SparkNotes: Dracula: Themes

Themes are the fundamental and often universal ideasexplored in a literary work.The Consequences of Modernity

Early in the novel, as Harker becomes uncomfortable withhis lodgings and his host at Castle Dracula, he notes that unlessmy senses deceive me, the old centuries had, and have, powers oftheir own which mere modernity cannot kill. Here, Harker voicesone of the central concerns of the Victorian era. The end of thenineteenth century brought drastic developments that forced Englishsociety to question the systems of belief that had governed it forcenturies. Darwins theory of evolution, for instance, called thevalidity of long-held sacred religious doctrines into question.Likewise, the Industrial Revolution brought profound economic andsocial change to the previously agrarian England.

Though Stoker begins his novel in a ruined castlea traditional Gothicsettinghe soon moves the action to Victorian London, where theadvancements of modernity are largely responsible for the ease withwhich the count preys upon English society. When Lucy falls victimto Draculas spell, neither Mina nor Dr. Sewardboth devotees ofmodern advancementsare equipped even to guess at the cause of Lucyspredicament. Only Van Helsing, whose facility with modern medicaltechniques is tempered with open-mindedness about ancient legendsand non-Western folk remedies, comes close to understanding Lucysaffliction.

In Chapter XVII, when Van Helsing warns Seward that torid the earth of this terrible monster we must have all the knowledge andall the help which we can get, he literally means all theknowledge. Van Helsing works not only to understand modern Western methods,but to incorporate the ancient and foreign schools of thought thatthe modern West dismisses. It is the fault of our science, hesays, that it wants to explain all; and if it explain not, thenit says there is nothing to explain. Here, Van Helsing points to thedire consequences of subscribing only to contemporary currents ofthought. Without an understanding of historyindeed, without differentunderstandings of historythe world is left terribly vulnerablewhen history inevitably repeats itself.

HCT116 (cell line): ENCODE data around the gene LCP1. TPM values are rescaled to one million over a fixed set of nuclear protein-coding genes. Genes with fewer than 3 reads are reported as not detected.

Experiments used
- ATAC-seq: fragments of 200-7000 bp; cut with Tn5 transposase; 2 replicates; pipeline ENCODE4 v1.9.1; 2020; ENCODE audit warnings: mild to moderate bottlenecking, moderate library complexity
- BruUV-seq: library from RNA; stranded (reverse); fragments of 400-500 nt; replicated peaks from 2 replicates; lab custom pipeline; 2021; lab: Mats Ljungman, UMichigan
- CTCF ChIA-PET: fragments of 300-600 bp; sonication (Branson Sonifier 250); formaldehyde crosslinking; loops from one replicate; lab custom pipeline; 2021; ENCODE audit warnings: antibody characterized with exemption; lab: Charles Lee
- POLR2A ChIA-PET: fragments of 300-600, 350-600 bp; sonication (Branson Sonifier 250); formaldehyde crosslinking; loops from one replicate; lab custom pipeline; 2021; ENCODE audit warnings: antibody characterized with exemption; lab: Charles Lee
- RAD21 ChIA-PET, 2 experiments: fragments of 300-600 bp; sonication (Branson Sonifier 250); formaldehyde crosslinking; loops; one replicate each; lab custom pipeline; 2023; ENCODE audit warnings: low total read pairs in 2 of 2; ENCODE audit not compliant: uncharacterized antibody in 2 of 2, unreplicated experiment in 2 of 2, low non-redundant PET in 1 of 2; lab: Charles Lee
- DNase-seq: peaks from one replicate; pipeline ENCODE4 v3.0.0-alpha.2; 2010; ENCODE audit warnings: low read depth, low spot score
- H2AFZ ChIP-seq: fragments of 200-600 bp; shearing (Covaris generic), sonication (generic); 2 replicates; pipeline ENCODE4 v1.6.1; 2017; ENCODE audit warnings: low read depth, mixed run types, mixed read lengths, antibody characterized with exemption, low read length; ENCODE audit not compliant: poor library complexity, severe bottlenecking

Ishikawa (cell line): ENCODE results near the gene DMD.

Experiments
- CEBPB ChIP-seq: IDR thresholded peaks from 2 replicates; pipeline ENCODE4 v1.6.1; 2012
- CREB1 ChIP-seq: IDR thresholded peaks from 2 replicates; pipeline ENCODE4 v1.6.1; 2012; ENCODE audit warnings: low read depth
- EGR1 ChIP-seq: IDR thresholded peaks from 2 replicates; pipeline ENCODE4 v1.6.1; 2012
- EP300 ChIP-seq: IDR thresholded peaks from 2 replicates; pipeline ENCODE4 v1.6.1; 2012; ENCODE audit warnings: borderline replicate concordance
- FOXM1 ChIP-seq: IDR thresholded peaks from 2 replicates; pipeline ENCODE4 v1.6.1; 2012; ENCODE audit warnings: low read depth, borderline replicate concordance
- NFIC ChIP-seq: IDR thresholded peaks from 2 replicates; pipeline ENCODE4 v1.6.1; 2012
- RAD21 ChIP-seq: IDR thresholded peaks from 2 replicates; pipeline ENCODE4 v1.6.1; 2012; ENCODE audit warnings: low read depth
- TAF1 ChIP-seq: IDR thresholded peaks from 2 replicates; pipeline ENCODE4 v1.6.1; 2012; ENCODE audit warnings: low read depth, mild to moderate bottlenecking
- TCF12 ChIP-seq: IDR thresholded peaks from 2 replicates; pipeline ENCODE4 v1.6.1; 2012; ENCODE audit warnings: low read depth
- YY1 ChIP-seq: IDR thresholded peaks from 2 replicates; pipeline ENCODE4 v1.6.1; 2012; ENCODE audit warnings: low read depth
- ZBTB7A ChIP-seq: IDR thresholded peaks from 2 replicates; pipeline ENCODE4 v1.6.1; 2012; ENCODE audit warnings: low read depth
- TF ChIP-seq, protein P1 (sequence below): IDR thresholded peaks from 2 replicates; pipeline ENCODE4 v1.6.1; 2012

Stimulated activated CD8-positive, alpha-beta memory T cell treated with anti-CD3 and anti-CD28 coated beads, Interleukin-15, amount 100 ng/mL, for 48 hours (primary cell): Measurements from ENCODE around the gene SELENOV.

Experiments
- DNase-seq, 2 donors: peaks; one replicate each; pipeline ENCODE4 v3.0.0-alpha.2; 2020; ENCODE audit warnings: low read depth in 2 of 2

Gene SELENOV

Most critics agree that Dracula is, as much as anythingelse, a novel that indulges the Victorian male imagination, particularlyregarding the topic of female sexuality. In Victorian England, womenssexual behavior was dictated by societys extremely rigid expectations.A Victorian woman effectively had only two options: she was eithera virgina model of purity and innocenceor else she was a wifeand mother. If she was neither of these, she was considered a whore,and thus of no consequence to society.

By the time Dracula lands in England and begins to workhis evil magic on Lucy Westenra, we understand that the impendingbattle between good and evil will hinge upon female sexuality. BothLucy and Mina are less like real people than two-dimensional embodimentsof virtues that have, over the ages, been coded as female. Both womenare chaste, pure, innocent of the worlds evils, and devoted totheir men. But Dracula threatens to turn the two women into theiropposites, into women noted for their voluptuousnessa word Stokerturns to again and againand unapologetically open sexual desire.

Dracula succeeds in transforming Lucy, and once she becomesa raving vampire vixen, Van Helsings men see no other option thanto destroy her, in order to return her to a purer, more sociallyrespectable state. After Lucys transformation, the men keep a carefuleye on Mina, worried they will lose yet another model of Victorian womanhoodto the dark side. The men are so intensely invested in the womenssexual behavior because they are afraid of associating with thesocially scorned. In fact, the men fear for nothing less than theirown safety. Late in the novel, Dracula mocks Van Helsings crew,saying, Your girls that you all love are mine already; and throughthem you and others shall yet be mine. Here, the count voices amale fantasy that has existed since Adam and Eve were turned outof Eden: namely, that womens ungovernable desires leave men poisedfor a costly fall from grace.

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SparkNotes: Dracula: Themes

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